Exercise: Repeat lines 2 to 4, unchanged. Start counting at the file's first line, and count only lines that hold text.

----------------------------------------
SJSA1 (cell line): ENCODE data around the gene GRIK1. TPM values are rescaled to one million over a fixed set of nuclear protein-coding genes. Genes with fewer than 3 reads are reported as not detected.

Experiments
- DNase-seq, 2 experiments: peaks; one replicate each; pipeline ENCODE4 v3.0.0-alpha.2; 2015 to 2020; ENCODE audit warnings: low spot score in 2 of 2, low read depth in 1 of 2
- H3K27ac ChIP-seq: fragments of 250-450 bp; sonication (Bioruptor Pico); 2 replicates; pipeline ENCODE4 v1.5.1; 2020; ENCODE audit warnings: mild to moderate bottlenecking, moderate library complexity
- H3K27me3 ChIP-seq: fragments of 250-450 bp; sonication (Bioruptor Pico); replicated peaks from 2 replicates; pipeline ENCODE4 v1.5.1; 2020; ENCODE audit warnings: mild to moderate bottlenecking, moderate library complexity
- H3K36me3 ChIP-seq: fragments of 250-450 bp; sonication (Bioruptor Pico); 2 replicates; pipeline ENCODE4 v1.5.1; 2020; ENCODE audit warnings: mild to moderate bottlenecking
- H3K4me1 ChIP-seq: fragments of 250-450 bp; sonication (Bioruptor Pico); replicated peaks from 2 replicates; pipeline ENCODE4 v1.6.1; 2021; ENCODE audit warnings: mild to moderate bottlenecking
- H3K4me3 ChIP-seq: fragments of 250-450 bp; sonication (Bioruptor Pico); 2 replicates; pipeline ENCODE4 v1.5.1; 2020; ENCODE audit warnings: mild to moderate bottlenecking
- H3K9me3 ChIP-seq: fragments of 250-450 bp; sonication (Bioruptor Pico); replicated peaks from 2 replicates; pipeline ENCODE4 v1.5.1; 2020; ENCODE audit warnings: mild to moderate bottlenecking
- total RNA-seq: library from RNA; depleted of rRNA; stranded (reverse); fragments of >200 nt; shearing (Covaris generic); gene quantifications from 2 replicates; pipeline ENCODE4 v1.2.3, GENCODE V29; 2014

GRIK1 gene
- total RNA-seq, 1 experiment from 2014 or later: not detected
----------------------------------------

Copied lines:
Experiments
- DNase-seq, 2 experiments: peaks; one replicate each; pipeline ENCODE4 v3.0.0-alpha.2; 2015 to 2020; ENCODE audit warnings: low spot score in 2 of 2, low read depth in 1 of 2
- H3K27ac ChIP-seq: fragments of 250-450 bp; sonication (Bioruptor Pico); 2 replicates; pipeline ENCODE4 v1.5.1; 2020; ENCODE audit warnings: mild to moderate bottlenecking, moderate library complexity